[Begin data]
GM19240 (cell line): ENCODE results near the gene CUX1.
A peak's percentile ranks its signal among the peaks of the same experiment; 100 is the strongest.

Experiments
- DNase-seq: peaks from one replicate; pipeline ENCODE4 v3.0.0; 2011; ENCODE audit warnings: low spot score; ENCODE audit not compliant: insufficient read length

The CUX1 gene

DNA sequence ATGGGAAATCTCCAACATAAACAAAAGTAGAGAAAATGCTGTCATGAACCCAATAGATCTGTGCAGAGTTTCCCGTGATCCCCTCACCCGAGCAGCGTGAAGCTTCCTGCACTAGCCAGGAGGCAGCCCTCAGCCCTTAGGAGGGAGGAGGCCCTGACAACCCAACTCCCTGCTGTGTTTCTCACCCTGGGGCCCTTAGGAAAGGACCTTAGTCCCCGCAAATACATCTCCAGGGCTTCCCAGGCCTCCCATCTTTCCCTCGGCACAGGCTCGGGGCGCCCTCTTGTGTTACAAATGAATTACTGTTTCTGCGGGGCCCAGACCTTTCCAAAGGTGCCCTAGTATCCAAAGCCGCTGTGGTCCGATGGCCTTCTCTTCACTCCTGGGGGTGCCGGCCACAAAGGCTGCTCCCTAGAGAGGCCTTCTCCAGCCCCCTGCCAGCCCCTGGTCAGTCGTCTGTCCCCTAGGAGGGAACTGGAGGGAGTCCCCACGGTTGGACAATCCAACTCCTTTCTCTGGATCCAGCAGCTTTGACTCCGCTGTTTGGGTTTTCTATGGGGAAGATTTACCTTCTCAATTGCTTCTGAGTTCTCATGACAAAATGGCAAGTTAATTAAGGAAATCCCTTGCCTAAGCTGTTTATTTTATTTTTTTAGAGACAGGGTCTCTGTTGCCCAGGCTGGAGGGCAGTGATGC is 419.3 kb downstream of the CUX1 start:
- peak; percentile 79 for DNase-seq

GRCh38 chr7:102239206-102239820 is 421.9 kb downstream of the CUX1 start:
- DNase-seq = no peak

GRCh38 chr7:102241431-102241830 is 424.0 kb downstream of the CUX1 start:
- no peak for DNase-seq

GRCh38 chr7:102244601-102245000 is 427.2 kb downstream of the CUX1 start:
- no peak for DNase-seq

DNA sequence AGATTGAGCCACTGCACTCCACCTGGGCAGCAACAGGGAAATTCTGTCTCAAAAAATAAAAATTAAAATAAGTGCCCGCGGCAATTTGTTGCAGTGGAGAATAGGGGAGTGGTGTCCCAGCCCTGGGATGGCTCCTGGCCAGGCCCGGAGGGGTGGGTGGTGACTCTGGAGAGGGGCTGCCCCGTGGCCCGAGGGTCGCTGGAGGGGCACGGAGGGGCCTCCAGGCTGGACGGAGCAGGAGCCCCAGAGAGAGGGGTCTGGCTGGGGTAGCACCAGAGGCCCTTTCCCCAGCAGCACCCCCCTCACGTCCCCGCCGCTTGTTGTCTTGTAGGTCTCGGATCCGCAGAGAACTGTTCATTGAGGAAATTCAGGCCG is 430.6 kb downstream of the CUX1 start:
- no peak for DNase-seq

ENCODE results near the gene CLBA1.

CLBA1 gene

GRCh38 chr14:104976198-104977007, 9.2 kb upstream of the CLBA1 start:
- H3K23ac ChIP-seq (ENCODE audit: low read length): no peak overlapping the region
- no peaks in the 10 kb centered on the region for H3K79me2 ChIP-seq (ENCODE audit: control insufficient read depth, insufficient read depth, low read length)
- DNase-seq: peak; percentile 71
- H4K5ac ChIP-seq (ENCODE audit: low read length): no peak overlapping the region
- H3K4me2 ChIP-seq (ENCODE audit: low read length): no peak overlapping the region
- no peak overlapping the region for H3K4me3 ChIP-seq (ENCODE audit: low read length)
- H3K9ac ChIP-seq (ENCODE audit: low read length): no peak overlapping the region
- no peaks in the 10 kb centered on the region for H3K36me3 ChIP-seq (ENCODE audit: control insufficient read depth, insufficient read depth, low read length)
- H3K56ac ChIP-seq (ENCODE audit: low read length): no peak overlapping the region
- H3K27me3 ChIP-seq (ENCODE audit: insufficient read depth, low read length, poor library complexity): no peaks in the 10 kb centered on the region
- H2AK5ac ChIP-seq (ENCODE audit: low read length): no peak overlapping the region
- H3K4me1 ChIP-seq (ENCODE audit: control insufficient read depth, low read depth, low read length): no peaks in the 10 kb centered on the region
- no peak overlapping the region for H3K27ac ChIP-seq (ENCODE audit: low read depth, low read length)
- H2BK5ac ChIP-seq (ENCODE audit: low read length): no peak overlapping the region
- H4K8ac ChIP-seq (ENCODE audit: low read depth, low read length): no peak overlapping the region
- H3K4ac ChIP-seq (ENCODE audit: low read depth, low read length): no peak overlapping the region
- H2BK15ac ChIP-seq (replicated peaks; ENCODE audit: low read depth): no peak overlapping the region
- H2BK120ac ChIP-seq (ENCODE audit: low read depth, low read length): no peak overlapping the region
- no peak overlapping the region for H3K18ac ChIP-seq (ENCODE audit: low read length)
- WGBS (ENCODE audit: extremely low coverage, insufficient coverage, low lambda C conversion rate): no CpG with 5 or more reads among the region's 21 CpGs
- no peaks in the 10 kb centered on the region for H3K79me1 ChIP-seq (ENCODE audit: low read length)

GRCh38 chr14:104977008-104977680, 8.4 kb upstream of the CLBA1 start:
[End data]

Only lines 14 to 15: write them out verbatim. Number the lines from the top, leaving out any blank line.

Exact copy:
DNA sequence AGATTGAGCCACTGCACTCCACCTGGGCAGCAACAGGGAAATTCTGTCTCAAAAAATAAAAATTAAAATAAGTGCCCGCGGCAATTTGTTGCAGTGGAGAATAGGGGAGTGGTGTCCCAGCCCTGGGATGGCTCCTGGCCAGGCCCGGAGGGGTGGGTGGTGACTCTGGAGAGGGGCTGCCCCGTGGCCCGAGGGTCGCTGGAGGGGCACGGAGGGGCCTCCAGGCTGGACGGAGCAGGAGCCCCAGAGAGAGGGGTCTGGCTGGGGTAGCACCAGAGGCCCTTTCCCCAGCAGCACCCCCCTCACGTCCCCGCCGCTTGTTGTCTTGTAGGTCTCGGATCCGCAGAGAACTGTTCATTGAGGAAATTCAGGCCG is 430.6 kb downstream of the CUX1 start:
- no peak for DNase-seq